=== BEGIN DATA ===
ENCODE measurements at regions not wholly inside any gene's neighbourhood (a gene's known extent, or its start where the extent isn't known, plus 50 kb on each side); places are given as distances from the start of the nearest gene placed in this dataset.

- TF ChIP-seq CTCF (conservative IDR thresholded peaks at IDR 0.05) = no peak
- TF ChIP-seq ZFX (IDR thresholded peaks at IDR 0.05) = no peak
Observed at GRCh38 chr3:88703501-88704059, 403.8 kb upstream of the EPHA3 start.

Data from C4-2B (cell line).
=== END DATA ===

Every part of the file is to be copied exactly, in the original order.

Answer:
ENCODE measurements at regions not wholly inside any gene's neighbourhood (a gene's known extent, or its start where the extent isn't known, plus 50 kb on each side); places are given as distances from the start of the nearest gene placed in this dataset.

- TF ChIP-seq CTCF (conservative IDR thresholded peaks at IDR 0.05) = no peak
- TF ChIP-seq ZFX (IDR thresholded peaks at IDR 0.05) = no peak
Observed at GRCh38 chr3:88703501-88704059, 403.8 kb upstream of the EPHA3 start.

Data from C4-2B (cell line).